VOL. 132 | NO. 32 | Tuesday, February 14, 2017
Immigration Attorney Cites Anxiety Over Next Steps in Federal Immigration Rules
By Bill Dries
An experienced Memphis immigration attorney says his advice to anyone who thinks they may be affected by the Trump administration immigration travel ban is “get back in” the U.S. even though the order’s enforcement remains on hold.
“What we’re telling people now is if you have employees, friends, family who are affected by the ban this is the time for them to be coming back in,” attorney David S. Jones of Fisher and Phillips LLP said at a Friday, Feb. 10, forum on immigration law in Germantown. “We don’t know what the future’s going to hold for immigration in that respect. We’re encouraging every one to get back in and then we’re also discouraging people from leaving.”
Jones said his advice stands even though the U.S. 9th Circuit Court of Appeals has kept in place a stay on enforcing the order pending a federal court decision on the executive order’s constitutionality, which could take years to decide.
“Even if you are not from one of those seven countries – if you’re from presumably a predominantly Muslim country and you were to leave tomorrow, we don’t know that some sort of new ban may be in place,” he said. “There was significant talk early on when they came up with the seven countries about adding more countries.”
And there was enough confusion when the order was put into action that some permanent residents were sent back or held for long periods of time.
“The order itself indicated that permanent residents should be included,” Jones said. “DHS (Department of Homeland Security) read it a different way and they were basically screening permanent residents as they came back in. … By that time, several injunctions had been issued by different courts.”
Hours after Jones spoke, federal agents with Immigration and Customs Enforcement (ICE) began a crackdown and round-up of undocumented immigrations in areas of Los Angeles, New York, San Antonio and Chicago under an operation ICE is calling “Cross Check.”
Jones said just the order, even though it’s not in effect, has prompted a wave of reaction he described as “a panic” and “confusion.”
“Quite frankly, I had more calls from non-Muslims. They were just scared,” Jones said. “The ban just basically made people wonder what is next.”
President Donald Trump has tweeted several times since Thursday’s 9th Circuit ruling that his administration will appeal. But he has also said he could draft a new, more specific order along the lines of what Jones suggested.
On the CBS program “Face The Nation” Sunday, Stephen Miller, a senior adviser to Trump on immigration issues, emphasized the possibility of a new travel ban order.
“Our opponents, the media and the whole world will soon see as we begin to take further actions, that the powers of the president to protect our country are very substantial and will not be questioned,” Miller said. “The bottom line is that we are pursuing every single possible action to keep our country safe from terrorism.”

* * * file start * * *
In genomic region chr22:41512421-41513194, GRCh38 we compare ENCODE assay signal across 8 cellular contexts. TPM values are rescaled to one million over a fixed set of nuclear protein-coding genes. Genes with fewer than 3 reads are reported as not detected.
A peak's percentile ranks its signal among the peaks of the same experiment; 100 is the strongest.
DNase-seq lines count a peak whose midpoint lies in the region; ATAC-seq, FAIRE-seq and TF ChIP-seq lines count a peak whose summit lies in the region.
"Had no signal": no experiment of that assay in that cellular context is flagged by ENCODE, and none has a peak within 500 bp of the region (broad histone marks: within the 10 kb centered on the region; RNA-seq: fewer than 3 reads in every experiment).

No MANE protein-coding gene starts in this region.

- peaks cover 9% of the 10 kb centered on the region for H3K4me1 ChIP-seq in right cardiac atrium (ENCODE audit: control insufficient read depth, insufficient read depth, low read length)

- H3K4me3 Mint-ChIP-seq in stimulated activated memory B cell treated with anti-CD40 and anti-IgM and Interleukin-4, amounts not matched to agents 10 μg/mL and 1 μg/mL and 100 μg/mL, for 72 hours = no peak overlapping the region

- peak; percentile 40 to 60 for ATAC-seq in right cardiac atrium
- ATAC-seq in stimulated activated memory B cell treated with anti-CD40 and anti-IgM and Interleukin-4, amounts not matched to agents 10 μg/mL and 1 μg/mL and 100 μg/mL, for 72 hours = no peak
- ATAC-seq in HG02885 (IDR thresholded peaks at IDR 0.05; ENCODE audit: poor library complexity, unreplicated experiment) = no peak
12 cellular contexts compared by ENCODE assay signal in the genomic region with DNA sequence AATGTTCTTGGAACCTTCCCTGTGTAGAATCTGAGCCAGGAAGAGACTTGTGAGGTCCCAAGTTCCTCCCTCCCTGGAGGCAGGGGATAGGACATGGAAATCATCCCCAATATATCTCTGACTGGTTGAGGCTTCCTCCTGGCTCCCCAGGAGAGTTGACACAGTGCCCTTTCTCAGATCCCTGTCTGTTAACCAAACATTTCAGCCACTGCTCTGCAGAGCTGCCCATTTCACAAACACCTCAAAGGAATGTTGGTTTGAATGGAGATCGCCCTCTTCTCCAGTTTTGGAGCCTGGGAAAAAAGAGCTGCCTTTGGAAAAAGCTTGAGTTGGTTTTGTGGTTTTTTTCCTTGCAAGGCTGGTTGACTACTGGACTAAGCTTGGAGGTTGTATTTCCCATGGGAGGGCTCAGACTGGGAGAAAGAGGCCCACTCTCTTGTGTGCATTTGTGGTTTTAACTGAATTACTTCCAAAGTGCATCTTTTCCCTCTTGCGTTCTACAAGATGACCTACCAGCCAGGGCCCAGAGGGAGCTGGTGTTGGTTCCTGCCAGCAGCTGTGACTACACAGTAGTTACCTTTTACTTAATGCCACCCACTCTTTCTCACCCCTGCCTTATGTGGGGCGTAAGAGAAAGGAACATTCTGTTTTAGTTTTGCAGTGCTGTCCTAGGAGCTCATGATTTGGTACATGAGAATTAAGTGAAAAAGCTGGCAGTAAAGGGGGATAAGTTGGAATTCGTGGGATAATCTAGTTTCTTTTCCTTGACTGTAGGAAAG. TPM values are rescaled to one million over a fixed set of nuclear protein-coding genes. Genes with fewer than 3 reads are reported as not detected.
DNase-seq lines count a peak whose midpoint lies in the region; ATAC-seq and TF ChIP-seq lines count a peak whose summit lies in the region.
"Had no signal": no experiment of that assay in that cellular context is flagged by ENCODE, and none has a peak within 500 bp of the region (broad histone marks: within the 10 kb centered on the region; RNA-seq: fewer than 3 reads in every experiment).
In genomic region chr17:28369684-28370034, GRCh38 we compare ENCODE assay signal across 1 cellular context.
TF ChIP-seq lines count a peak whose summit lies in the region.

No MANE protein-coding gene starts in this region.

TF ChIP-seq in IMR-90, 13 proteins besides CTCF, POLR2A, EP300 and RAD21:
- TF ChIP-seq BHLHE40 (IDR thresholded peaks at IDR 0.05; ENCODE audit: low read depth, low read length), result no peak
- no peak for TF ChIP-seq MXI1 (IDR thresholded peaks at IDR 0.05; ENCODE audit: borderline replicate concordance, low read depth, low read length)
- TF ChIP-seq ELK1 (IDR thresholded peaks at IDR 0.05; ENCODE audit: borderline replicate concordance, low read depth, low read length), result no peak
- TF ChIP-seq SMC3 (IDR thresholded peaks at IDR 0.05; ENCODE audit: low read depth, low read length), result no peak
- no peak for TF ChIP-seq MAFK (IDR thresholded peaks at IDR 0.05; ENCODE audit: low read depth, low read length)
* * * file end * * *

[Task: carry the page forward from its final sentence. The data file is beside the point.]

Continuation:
The status of immigration law was one of the topics at a Saturday town hall meeting at East High School by U.S. Rep. Steve Cohen that drew several hundred people.
Memphis attorney Brian Faughnan of the American Civil Liberties Union said the travel ban could also be challenged on the grounds that countries where Trump has private business interests were not included.
Of the ICE raids at week’s end, he said, “I suspect that’s going to lead to more litigation. People are going to have to persevere and be vigilant.”
Cohen said he considered legislation that would have added Saudi Arabia to the travel ban before the appeals court ruling.
“Why make a bad bill worse?” he said of his decision not to do that. “The (federal) judges in our country are lifetime appointees. That’s why what we saw this week shows the rule of law still survives in this country because we have judges that are able to make rulings that aren’t political.”
Miller took a different view on the Sunday morning TV news shows.
“We have a judiciary that has taken far too much power and become in many cases a supreme branch of government,” Miller said on “Face The Nation.”
Jones said there are other options using existing rules.
“It’s also possible they could put in new procedures,” Jones said. “One of the reasons they had for creating the ban in the first place was to create new extreme vetting protocols. It may be that they force those through more quickly.”
And that, according to Jones, is what may bear just as much watching if not more than any new order Trump might sign.
“It’s the direction they’ve gotten from their bosses on how to handle the process,” he said of those carrying out existing policies.
He cites a post 9-11 terrorist attack “special registration” provision that also targeted predominantly Muslim countries. It allowed immigration officials to closely question those entering the country on where they would be at all times and taking credit card information to track their whereabouts.
“That rule is actually still in place today,” Jones said. “But it is discretionary based on what the officer at the port of entry thinks about any given individual.”
Jones is among immigration attorneys who had plenty of experience with a record number of deportations during the administration of Trump’s predecessor, Barack Obama – 1.5 million in his first term of office and more than 2 million from 2010-2014 – the most recent numbers available from the Department of Homeland Security.
He said the Labor Department under Obama was particularly aggressive.